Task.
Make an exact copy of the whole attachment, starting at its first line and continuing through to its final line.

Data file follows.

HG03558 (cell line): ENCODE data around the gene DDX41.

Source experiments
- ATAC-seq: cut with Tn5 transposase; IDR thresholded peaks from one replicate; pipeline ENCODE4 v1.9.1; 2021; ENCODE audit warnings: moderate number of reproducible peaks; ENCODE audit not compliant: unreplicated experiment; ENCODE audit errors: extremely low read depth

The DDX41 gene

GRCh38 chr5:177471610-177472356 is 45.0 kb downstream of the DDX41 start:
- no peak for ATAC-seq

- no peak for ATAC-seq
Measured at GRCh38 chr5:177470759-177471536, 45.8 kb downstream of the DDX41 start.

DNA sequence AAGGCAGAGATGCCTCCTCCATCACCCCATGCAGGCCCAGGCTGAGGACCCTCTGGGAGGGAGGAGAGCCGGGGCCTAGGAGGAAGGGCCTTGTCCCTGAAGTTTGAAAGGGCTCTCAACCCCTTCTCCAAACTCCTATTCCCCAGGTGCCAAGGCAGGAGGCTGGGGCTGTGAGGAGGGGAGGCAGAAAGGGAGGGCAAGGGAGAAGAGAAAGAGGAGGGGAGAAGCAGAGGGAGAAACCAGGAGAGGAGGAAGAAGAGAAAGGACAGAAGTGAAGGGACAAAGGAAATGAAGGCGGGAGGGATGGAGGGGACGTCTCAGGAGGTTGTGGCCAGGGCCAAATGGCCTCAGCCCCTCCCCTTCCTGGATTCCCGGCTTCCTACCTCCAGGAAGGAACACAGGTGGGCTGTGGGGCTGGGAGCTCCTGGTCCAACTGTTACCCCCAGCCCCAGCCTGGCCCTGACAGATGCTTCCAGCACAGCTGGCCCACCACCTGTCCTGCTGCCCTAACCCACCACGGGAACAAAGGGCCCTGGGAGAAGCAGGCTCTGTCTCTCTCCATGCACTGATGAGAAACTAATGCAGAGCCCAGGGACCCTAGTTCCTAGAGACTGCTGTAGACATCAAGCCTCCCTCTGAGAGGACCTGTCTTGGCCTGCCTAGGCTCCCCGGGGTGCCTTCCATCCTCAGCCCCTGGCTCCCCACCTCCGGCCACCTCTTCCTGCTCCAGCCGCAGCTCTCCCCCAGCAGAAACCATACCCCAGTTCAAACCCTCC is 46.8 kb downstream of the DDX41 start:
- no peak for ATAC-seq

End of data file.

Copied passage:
HG03558 (cell line): ENCODE data around the gene DDX41.

Source experiments
- ATAC-seq: cut with Tn5 transposase; IDR thresholded peaks from one replicate; pipeline ENCODE4 v1.9.1; 2021; ENCODE audit warnings: moderate number of reproducible peaks; ENCODE audit not compliant: unreplicated experiment; ENCODE audit errors: extremely low read depth

The DDX41 gene

GRCh38 chr5:177471610-177472356 is 45.0 kb downstream of the DDX41 start:
- no peak for ATAC-seq

- no peak for ATAC-seq
Measured at GRCh38 chr5:177470759-177471536, 45.8 kb downstream of the DDX41 start.

DNA sequence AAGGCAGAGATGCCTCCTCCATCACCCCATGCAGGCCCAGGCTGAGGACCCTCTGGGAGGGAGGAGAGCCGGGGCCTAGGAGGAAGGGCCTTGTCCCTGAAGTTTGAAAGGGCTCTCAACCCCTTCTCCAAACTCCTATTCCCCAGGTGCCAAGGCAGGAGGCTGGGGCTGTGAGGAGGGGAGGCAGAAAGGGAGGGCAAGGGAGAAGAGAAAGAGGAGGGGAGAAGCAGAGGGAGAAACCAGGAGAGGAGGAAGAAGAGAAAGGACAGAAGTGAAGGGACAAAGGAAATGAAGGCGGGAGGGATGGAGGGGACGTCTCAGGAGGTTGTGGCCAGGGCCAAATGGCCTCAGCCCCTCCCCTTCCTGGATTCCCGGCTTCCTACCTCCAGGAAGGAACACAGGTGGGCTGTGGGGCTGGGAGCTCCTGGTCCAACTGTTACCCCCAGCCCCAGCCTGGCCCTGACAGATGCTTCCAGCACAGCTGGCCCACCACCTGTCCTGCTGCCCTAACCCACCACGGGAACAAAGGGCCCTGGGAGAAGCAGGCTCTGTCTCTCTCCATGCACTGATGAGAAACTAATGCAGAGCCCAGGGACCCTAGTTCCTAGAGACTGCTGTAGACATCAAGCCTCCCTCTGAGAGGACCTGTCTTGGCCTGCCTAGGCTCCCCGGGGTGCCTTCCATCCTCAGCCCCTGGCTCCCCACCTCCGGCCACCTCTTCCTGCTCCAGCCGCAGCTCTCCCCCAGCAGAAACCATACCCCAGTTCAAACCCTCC is 46.8 kb downstream of the DDX41 start:
- no peak for ATAC-seq